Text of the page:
Saen Saep Khlong – the Watergate to Sri Bunruang

The Big C Ploenchit and the Bayoke tower are separated by the Saen Saep khlong – one of many man-made water channels in Bangkok. As I am not a big shopper for clothes or anything else, I usually don’t venture out into this part of town. Although, I have to admit, I did look at an apartment overlooking the murky waters of Saen Saep before I found my sanctuary at the river. However, I as well as my family seem to have a special connection to water as we are drawn to it as bees are to nectar.

Saen Saep khlong is more interesting than the Khlong San right next to my building in Thon Buri on the other side of town, because it has a regular boat / ferry service and it is wide enough that small commercial boats can run up and down the channel. For a mere 19 baht (roughly 60 cents), we purchased tickets that took us all the way to the end of the route to Wat Sri Bunruang.

The journey lasts about 40 minutes and takes you past some of the places I regularly go to and never knew that they were also accessible by boat. One is a stop close to the dojo on Sukhumvit 39 and another is a stop right in front of the university in Ramkhamhaeng where we recently had a seminar with high-level Japanese masters. The latter is special to me as I tested for the next level and I have never trained on the eleventh floor of a building before.

Anyway, back to the boat ride. It was loud – incredibly loud –, it stank, it was crowded, and one had to try to avoid the splashes of water coming over the sides, as the khlong water is probably poisonous and makes you sick if you come in contact with it. The ferries seem to be powerful, but probably add to the pollution of the already dreadfully dirty water and the engines sit in the middle of the boats like beasts making conversation impossible. To get away from the noise and the heat of the engine, one would have to get closer to the sides of the boat where the black water occasionally sprays the passengers when the captain hits a vicious wave.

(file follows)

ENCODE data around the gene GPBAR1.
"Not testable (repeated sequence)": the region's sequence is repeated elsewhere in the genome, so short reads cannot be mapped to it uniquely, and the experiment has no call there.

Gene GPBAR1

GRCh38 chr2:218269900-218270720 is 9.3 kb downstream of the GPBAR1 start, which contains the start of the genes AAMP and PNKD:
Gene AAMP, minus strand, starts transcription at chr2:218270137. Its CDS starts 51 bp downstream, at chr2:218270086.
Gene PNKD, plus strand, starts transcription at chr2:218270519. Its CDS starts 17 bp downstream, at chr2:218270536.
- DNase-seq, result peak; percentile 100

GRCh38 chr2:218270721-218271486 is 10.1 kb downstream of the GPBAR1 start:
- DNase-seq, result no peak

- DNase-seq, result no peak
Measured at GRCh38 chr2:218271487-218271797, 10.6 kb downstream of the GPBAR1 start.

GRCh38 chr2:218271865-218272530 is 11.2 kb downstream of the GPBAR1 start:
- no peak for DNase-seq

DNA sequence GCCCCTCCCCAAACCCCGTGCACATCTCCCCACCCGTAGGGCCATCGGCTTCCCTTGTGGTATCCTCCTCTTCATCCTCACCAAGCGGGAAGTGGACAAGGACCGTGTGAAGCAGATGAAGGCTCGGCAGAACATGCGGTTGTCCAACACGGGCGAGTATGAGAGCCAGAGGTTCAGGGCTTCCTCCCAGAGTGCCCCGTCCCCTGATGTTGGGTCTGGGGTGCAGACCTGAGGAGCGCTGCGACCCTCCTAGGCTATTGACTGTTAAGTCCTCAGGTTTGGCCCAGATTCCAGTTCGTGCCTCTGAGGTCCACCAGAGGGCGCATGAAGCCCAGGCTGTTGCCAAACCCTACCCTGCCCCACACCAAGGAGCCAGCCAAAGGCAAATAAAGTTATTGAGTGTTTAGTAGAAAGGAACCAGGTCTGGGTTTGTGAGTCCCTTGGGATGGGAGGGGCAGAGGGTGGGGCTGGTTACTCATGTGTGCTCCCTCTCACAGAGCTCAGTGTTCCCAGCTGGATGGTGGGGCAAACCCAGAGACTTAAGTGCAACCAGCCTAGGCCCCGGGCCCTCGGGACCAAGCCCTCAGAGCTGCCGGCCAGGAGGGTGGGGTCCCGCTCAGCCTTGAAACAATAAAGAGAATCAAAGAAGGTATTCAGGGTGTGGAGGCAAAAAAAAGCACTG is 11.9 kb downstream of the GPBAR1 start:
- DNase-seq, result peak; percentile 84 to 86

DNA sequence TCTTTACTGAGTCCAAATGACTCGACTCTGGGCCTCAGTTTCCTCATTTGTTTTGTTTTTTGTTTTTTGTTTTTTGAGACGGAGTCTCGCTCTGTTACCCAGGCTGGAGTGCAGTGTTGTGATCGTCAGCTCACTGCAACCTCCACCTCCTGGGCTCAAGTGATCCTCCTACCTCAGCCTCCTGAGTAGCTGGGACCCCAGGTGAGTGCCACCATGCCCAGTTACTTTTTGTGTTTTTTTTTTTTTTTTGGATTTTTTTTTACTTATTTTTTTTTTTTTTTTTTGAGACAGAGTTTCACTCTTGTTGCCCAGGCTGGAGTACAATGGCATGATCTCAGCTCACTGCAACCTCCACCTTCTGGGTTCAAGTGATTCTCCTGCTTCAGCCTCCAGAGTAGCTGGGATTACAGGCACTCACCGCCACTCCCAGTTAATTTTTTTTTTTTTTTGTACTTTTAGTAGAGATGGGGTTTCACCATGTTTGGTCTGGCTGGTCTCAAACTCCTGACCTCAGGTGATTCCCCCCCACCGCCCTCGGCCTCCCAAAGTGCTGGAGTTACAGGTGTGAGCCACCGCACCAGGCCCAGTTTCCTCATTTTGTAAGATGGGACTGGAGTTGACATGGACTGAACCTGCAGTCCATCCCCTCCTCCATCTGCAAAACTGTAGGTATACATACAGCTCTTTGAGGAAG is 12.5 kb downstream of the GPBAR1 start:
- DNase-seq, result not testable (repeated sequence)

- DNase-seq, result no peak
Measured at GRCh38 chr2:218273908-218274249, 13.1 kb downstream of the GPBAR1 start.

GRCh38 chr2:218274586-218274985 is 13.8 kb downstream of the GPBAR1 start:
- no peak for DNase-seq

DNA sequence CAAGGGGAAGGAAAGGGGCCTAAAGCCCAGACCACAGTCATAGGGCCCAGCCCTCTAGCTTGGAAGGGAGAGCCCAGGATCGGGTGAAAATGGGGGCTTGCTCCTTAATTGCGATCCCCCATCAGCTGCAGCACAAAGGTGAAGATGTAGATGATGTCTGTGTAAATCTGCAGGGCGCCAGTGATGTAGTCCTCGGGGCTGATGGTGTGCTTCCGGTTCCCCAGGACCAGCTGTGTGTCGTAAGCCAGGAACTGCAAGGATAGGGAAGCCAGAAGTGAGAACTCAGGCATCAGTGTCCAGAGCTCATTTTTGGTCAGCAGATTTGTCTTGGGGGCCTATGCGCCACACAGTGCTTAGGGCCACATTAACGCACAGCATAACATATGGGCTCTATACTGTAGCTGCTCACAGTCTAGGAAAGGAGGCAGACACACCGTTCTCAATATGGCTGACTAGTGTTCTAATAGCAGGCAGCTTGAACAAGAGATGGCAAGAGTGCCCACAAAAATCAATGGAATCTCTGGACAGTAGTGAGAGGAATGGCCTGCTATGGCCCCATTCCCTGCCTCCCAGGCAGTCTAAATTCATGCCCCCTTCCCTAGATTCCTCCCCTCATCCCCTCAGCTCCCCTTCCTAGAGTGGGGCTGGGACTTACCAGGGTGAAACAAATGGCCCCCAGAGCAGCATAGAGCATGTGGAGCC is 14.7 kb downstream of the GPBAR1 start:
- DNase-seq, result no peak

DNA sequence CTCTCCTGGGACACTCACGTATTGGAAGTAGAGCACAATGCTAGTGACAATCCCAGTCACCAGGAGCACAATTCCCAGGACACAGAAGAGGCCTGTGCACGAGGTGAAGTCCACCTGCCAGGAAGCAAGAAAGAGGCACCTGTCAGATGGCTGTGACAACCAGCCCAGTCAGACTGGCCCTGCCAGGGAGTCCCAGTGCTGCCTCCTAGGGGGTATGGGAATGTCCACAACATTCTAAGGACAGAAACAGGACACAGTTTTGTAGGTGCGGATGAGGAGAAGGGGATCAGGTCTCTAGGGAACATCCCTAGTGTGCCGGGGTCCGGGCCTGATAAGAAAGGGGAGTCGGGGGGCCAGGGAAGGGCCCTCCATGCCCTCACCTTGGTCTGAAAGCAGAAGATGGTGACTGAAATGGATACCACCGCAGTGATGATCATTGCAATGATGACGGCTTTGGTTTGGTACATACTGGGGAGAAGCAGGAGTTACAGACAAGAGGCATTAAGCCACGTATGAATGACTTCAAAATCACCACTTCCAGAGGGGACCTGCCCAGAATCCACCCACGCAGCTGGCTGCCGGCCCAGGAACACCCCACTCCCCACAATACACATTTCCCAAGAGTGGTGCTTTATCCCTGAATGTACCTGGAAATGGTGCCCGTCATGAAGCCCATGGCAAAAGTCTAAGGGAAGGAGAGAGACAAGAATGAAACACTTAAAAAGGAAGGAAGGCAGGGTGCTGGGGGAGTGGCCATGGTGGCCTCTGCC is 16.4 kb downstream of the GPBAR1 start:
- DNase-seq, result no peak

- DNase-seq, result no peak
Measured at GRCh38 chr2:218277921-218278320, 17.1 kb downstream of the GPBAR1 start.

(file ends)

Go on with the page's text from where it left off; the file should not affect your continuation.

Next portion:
The quality of the water is even worse than at the river. On good days you see the fish jump in the river – on bad days, its smell attacks you like a dangerous snake. But in the Khlong – I am not sure that there are any good days… It is sad and difficult to understand that seemingly nothing is being done about it. Along the shore there are houses, buildings, factories, schools, playgrounds – it is densely populated and yet in their middle is this body of water that seems to make you sick just by looking at it too long.

It is almost unbelievable that this still exists in modern Bangkok. Compared to 10, 15 years ago, the quality of the air has been substantially improved, the river has been cleaned (although there is still a lot of work to be done), etc., but the khlongs seem to be continue to be the garbage dumps of the neighborhoods and the source of many ailments.

The purpose of the journey was not to complain about the water quality, air pollution or other disturbances. We just wanted to see where the ferry goes and learn about a new part of Bangkok. The Khlong has walkways almost all along the way. Some parts are decorated with potted flowers and look well kept whereas other parts seem to disintegrate and fall apart. At each station – there are 19 to reach the final one – there are smaller ferryboats to take passengers from one side of the Khlong to the other. Further up the river or rather towards the northeast of the city we came past a number of mosques as well as a large number of temples.

The last stop is Wat Sri Bunruang that houses many Buddha statues and a range of animals including cows and bulls.

In this part of the city, the people aren’t very used to seeing Westerners and hardly anyone speaks English. People are super friendly and curious of what we might want to see in their neighborhood.

After a stroll around the temple and the neighborhood, we caught the ferry back to Pratunam station near Ploenchit – or back to modern Bangkok.

And all in all: an amazing experience of “the way the other half lives”. According to some friends, this is the regular way of public transportation for many Bangkonians to go to work or meet with people.

For now our curiosity about Saen Saep Khlong is satisfied, however, there is the other final station at the other end. It also leads to the question of how many other waterways are there to explore in this amazing city?

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